Keep in mind that the word "sushi" refers to the rice, not the fish, therefore sushi can be anything as long as it's rolled in rice (maki sushi) or on top of a ball of rice.
Hopefully you have a sushi mat that helps with with the rolling. If not they're very cheap and can be purchased anywhere from asian markets to Bed Bath and Beyond. With the mat, all you need is a litte practice and it comes with detailed instructions.
Also, you might enjoy making a layered style of sushi which doesn't seem to be found so much in the states as it is in Japan. You start with a piece of Nori, press vinegared rice to cover the surface about 1/4" thick, lay on your next ingredient be it fish, raw or cooked, chicken or any combination you like, press on another 1/4" of the rice and another piece of nori and then slice with a very sharp knife into equal square pieces.
Many japanese chefs have special presses to make this sushi but I have yet to find one in the states.
There is also Chirashi sushi which is simply ingredients layered on top of a bowl of rice...no muss, no fuss.
Since you'll be having a party for kids, it seems kind of unfair to limit their creativity with recipes. Why not create an ingredient bar with lots of julliened vegetables, cooked shrimp, crab, smoked salmon, they won't go bad like actual raw fish will if left out) cooked chicken...heck, even crumbled ground beef and cheese (imagine, cheesburger sushi) and then they can come up with their own creations.
As far as side dishes, you can get frozen edamame in the shell and very quickly blanch them in boiling water and salt them. The kids might like picking the beans out of the pods. There are also frozen japanese dumplings (also called gyoza)that you can steam or fry. If you can't find the japanese ones, chinese pot stickers are essentially the same thing.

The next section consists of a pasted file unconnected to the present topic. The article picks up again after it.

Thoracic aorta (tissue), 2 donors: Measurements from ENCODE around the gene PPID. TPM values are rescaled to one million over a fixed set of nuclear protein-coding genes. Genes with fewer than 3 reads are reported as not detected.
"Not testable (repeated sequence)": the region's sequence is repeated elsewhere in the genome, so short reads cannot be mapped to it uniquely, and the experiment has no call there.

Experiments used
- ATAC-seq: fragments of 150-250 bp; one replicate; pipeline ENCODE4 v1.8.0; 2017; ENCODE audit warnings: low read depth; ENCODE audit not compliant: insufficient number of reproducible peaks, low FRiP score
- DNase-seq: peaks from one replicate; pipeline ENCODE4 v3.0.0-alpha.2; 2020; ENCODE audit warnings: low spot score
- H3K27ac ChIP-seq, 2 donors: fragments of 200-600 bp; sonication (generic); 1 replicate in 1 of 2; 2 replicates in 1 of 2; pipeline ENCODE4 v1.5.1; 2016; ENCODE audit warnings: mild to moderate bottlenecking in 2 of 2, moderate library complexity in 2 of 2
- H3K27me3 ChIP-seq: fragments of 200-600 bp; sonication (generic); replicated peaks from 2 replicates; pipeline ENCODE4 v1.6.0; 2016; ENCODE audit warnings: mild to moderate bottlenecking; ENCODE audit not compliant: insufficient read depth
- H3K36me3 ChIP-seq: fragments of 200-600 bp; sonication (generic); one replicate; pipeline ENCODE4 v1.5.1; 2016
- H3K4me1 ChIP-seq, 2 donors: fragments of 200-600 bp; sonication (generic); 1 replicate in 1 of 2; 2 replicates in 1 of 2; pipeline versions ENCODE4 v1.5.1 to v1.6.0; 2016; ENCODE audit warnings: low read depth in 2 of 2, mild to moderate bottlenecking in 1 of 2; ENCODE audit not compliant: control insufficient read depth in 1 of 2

For dessert, there's green tea and/or red bean ice cream. They should have these at most asian markets but if you need to make them it's pretty simple:
Take about 4 tablespoons of green tea (open some tea bags if you can't find loose) and run it through a food processor or clean coffee grinder until it's a very fine powder. Add about 2 tablespoons very hot milk and stir and allow it to steep and come to room temperature.
Add the cooled mixture to 1/2 gallon of softened but not melted vanilla ice cream and fold it in as best you can a la Cold Stone Creamery (some of the sushi mats come with a paddle for the rice, this paddle is perfect for this application). Or if you have an ice cream maker, you can go ahead and melt the ice cream down, add the green tea mixture and churn it in the ice cream maker until it's firm again. This will not render a very pretty green ice cream so you may want to add a drop or two of food colouring. Most of the stuff you buy ready made has artificial colour in it anyway.
The red bean ice cream is a little more complicated. If you can't find a jar of the presweetened adzuki beans to mix in the ice cream, you'll have to make your own:
1 cup dry adzuki beans
1/3 cup white sugar
2 teaspoons lemon juice
3 1/2 cups water
In a saucepan, combine the azuki beans, 1/3 cup of sugar, lemon juice and water. Bring to a boil, and boil uncovered for 3 minutes. Reduce the heat to low, and simmer for 2 1/2 to 3 hours, or until the beans are very tender. When done, the beans and liquid should amount to 3 cups. If not, add more water to compensate.
You can strain the bean mixture through a sieve and discard the bean skins if you like, I leave mine a bit chunky. Refrigerate for about 2 hours, or until cold.
Add this to 1/2 gallon of vanilla ice cream or use it as a topping.